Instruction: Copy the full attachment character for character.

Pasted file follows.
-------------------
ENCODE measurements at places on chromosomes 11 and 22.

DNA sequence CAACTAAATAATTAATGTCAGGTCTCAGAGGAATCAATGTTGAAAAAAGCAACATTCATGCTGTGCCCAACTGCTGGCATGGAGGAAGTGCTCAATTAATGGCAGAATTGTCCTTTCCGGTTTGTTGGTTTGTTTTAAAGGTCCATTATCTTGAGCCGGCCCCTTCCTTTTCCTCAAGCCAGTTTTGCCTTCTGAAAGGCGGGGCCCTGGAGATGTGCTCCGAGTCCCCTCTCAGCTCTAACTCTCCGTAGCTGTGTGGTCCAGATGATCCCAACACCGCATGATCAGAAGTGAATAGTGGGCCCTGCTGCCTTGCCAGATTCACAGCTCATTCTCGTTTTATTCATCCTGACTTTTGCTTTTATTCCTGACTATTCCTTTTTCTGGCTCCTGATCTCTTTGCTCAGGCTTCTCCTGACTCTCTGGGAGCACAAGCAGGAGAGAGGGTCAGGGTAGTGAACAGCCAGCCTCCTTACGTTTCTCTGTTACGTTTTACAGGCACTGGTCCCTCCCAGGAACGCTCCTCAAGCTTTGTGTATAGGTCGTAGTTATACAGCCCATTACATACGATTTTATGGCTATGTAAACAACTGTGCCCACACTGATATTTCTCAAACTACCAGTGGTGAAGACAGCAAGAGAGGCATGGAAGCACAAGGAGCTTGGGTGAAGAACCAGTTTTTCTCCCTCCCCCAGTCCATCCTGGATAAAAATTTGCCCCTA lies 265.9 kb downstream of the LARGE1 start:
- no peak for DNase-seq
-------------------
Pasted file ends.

ENCODE measurements at places on chromosomes 11 and 22.

DNA sequence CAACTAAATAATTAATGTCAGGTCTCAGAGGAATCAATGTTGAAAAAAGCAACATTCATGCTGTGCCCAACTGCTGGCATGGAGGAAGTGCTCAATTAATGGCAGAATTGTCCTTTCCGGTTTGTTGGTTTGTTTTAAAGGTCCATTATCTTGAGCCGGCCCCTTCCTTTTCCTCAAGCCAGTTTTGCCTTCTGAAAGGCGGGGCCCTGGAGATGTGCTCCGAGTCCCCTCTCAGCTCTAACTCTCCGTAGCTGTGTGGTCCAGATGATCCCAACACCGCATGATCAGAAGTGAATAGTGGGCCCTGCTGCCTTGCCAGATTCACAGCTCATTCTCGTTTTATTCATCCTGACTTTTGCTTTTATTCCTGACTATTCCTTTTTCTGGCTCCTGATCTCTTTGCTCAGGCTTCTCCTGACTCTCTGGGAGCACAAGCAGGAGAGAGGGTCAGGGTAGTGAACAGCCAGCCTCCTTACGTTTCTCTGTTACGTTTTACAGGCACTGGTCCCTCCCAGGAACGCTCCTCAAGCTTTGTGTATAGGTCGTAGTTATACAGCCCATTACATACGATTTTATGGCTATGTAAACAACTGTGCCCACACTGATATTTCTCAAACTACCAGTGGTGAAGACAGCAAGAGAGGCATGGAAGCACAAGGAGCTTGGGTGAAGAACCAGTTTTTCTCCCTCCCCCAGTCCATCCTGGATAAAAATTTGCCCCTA lies 265.9 kb downstream of the LARGE1 start:
- no peak for DNase-seq